Leclerc then proceeded to gap Vettel, who gradually fell into the range of Lewis Hamilton. By lap 37, with both drivers having completed their second planned stops, Vettel and Hamilton were circulating nose-to-tail. Hamilton got past the Ferrari into Turn 4, before Vettel, with inch-perfect judgement, re-asserted himself to stay ahead. Hamilton appeared to have the pace advantage, however, and on the very next lap, they diced in the same place again. This time, Hamilton got the move done around Turn 4, while Vettel appeared to jump too hard onto the power to get back on terms with the Mercedes. There were shades of Vettel’s error-strewn 2018 as he lost the back end of his SF90, rotating into the run-off as Hamilton accelerated on into a clear second place. As if that wasn’t bad enough for Vettel, as he rejoined the track, the front wing of his car then spectacularly detached itself down Bahrain’s back straight in a heart-stopping moment, forcing the German to pit once more for a new nose, while he also bolted on a set of soft tyres.

    Leclerc was having no such problems at the head of the field, however – that was, until he came on the radio on lap 46. “There’s something strange with the engine,” he reported in agitatedly. After looking into the problem, Ferrari confirmed an issue with Leclerc’s MGU-H (later diagnosed as an engine issue) which was costing him a huge chunk of straight-line speed on the straights. There was no hope to hold off the advancing Hamilton, who waved apologetically as he sailed by on lap 48.

    Leclerc was falling, falling down the order, and after losing second place to Valtteri Bottas – who’d been a full 27 seconds behind the Ferrari when Hamilton had gone past – he looked set to also be swallowed up by the Red Bull of Max Verstappen when the Safety Car emerged following a bizarre double retirement for Renault, the two yellow cars coasting into the run-off at Turn 1 seconds apart, both having seemingly lost power. With Daniel Ricciardo and Nico Hulkenberg having touched at Turn 1, it capped off what had not been a great weekend for the Anglo-French squad.

    That left Hamilton to claim his first win of the year behind the Safety Car, while Leclerc at least salvaged what was his first-ever podium behind Bottas, having looked set to have lost third place to Verstappen before the Renaults encountered their problem. Verstappen would have been frustrated not to have made his second rostrum appearance of the year at the hands of that Safety Car, and appeared to vent that frustration by spinning at Turn 10 on the cool-down lap, while Vettel recovered to fifth by the race end, just ahead of the McLaren of Lando Norris.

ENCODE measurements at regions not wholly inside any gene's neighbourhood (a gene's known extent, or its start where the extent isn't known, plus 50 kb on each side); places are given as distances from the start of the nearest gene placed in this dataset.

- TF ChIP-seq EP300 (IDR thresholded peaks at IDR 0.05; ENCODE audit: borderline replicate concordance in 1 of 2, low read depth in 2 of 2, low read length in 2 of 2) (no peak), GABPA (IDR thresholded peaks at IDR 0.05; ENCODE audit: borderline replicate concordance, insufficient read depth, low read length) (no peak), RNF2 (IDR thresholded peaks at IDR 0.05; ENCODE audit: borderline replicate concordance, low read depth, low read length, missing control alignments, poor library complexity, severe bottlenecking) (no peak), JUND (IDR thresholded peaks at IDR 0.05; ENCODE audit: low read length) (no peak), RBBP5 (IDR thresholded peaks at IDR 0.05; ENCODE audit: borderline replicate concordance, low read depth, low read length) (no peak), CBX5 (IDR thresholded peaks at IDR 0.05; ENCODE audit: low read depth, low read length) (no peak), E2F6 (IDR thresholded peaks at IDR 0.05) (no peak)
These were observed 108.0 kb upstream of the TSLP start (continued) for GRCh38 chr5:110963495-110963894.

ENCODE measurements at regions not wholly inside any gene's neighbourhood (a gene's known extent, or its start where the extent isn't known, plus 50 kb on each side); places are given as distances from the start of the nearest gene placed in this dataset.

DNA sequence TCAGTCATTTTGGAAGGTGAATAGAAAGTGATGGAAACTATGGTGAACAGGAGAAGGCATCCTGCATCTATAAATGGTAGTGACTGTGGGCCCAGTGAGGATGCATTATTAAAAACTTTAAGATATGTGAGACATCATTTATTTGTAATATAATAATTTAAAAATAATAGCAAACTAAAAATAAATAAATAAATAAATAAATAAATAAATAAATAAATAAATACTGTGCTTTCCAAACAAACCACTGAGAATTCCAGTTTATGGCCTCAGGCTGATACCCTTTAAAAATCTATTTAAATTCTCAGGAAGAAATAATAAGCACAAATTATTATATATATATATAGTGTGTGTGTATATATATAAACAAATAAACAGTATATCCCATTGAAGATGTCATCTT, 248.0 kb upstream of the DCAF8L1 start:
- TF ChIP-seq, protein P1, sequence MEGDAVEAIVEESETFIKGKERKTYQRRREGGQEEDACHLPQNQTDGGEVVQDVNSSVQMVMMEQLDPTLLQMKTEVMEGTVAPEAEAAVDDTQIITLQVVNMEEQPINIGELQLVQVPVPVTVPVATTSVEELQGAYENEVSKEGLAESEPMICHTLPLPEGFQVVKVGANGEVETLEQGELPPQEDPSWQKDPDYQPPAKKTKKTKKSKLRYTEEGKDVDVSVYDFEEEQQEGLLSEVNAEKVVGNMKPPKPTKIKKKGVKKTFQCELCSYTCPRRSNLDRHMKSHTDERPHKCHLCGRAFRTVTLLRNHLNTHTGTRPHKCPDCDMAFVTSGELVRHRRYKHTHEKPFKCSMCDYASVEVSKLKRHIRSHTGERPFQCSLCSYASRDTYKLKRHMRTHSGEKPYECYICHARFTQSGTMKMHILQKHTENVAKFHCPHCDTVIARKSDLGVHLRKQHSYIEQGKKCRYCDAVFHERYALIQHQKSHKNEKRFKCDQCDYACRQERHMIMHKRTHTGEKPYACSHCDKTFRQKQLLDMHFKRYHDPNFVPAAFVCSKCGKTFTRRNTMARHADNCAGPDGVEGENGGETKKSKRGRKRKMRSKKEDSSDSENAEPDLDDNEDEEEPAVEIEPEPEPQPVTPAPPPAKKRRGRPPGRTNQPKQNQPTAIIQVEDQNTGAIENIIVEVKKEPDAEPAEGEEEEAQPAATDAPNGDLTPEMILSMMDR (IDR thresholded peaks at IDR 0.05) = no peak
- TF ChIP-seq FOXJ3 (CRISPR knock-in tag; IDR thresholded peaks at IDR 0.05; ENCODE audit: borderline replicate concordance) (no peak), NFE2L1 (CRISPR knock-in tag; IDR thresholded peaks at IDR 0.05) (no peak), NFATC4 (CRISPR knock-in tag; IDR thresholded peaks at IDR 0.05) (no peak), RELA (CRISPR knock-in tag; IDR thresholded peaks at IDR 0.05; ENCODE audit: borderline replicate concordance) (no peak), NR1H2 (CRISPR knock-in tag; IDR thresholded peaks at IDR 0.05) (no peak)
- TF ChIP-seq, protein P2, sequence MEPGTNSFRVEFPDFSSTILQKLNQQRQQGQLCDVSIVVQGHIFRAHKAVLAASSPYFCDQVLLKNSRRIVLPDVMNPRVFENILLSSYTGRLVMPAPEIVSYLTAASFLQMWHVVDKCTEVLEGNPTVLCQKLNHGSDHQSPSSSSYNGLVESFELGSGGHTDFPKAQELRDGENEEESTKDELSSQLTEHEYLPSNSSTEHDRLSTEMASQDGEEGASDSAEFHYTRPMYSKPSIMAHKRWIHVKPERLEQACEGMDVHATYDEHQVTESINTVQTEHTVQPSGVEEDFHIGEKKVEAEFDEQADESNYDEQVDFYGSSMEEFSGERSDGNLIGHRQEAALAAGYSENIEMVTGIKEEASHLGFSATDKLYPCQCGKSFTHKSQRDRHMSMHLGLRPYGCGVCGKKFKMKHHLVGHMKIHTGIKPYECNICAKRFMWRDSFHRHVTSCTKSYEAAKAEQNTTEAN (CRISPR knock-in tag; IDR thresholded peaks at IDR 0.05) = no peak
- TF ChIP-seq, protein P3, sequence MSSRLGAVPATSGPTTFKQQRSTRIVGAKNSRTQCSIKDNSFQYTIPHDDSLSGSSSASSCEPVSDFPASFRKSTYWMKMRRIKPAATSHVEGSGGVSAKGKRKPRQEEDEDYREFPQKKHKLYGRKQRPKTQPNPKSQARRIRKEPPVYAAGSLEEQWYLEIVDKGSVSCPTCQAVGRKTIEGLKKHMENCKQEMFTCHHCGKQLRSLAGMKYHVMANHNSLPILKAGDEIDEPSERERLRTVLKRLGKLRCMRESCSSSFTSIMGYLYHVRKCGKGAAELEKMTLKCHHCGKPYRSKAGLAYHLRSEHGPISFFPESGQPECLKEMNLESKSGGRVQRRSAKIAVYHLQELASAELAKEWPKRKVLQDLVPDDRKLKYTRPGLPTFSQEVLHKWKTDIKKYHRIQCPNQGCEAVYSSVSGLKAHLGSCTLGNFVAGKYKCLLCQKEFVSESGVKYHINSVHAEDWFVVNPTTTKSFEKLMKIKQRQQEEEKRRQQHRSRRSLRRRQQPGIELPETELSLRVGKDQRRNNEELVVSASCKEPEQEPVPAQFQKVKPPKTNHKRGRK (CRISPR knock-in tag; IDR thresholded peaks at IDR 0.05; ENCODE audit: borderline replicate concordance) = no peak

A glance at the race result would tell of a second weekend of Mercedes dominance over Ferrari. But this race will be forever remembered for the maiden win that was cruelly snatched away from Charles Leclerc.
    What’s next

    F1 now heads to Shanghai for the Chinese Grand Prix on April 14 – and after Mercedes took their second win from as many races in 2019 in Bahrain, how dearly Ferrari would love to win the next one, as Formula 1 celebrates its 1,000th Grand Prix.

  2. After scoring a maiden pole position, Charles Leclerc suffered a misfortune with his Ferrari and was unable to score that dream victory. At least he made it to the flag with third position. Motorsport.com has the full story.

    Ferrari driver Charles Leclerc says his maiden Formula 1 podium was “lucky in a very unlucky situation” after an apparent MGU-H failure cost him victory in the Bahrain Grand Prix.

    Leclerc suffered a bad opening lap in which he slipped from first to third and only just fended off Lewis Hamilton’s Mercedes, before recovering brilliantly to take control of the race.

    The 21-year-old held a comfortable lead when he reported an engine problem with 10 laps to go and Ferrari told him he had no energy recovery from the MGU-H.

    That meant Leclerc was passed by Hamilton and Valtteri Bottas and was set to be overtaken by the Red Bull of Max Verstappen as well, before being saved by a safety car two laps from the end.

    Assessing the loss of his first F1 win on his second start for Ferrari, Leclerc said: “It happens. It is part of motorsport.

    “Unfortunately today was not our day but I am confident the team has done an amazing job to recover the lack of pace of Australia.

    “Of course I am extremely disappointed, like the whole team, but it happens during the season.